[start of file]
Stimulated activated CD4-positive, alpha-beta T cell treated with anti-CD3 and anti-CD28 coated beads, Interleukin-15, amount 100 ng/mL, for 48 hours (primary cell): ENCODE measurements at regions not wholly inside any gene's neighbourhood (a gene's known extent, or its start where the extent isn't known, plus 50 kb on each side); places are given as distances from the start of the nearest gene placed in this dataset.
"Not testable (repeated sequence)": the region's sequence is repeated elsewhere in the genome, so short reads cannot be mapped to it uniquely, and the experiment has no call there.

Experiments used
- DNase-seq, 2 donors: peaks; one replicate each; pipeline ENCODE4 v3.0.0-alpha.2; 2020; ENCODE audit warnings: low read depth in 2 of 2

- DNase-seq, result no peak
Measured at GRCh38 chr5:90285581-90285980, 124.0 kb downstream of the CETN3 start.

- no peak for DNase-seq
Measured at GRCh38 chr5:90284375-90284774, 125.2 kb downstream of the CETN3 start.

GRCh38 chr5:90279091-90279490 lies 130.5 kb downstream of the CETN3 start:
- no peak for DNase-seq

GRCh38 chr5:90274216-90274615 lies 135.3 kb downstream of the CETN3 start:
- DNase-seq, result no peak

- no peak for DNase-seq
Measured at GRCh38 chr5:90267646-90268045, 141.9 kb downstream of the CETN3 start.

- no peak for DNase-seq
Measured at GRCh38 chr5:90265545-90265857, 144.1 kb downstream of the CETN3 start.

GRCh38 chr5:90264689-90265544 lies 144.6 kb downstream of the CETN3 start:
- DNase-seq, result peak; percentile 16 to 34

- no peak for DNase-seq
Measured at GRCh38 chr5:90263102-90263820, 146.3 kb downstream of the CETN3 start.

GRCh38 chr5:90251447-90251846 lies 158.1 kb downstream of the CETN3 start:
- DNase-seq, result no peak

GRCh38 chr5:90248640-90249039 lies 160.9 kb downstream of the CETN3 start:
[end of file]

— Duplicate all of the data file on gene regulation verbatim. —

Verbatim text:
Stimulated activated CD4-positive, alpha-beta T cell treated with anti-CD3 and anti-CD28 coated beads, Interleukin-15, amount 100 ng/mL, for 48 hours (primary cell): ENCODE measurements at regions not wholly inside any gene's neighbourhood (a gene's known extent, or its start where the extent isn't known, plus 50 kb on each side); places are given as distances from the start of the nearest gene placed in this dataset.
"Not testable (repeated sequence)": the region's sequence is repeated elsewhere in the genome, so short reads cannot be mapped to it uniquely, and the experiment has no call there.

Experiments used
- DNase-seq, 2 donors: peaks; one replicate each; pipeline ENCODE4 v3.0.0-alpha.2; 2020; ENCODE audit warnings: low read depth in 2 of 2

- DNase-seq, result no peak
Measured at GRCh38 chr5:90285581-90285980, 124.0 kb downstream of the CETN3 start.

- no peak for DNase-seq
Measured at GRCh38 chr5:90284375-90284774, 125.2 kb downstream of the CETN3 start.

GRCh38 chr5:90279091-90279490 lies 130.5 kb downstream of the CETN3 start:
- no peak for DNase-seq

GRCh38 chr5:90274216-90274615 lies 135.3 kb downstream of the CETN3 start:
- DNase-seq, result no peak

- no peak for DNase-seq
Measured at GRCh38 chr5:90267646-90268045, 141.9 kb downstream of the CETN3 start.

- no peak for DNase-seq
Measured at GRCh38 chr5:90265545-90265857, 144.1 kb downstream of the CETN3 start.

GRCh38 chr5:90264689-90265544 lies 144.6 kb downstream of the CETN3 start:
- DNase-seq, result peak; percentile 16 to 34

- no peak for DNase-seq
Measured at GRCh38 chr5:90263102-90263820, 146.3 kb downstream of the CETN3 start.

GRCh38 chr5:90251447-90251846 lies 158.1 kb downstream of the CETN3 start:
- DNase-seq, result no peak

GRCh38 chr5:90248640-90249039 lies 160.9 kb downstream of the CETN3 start: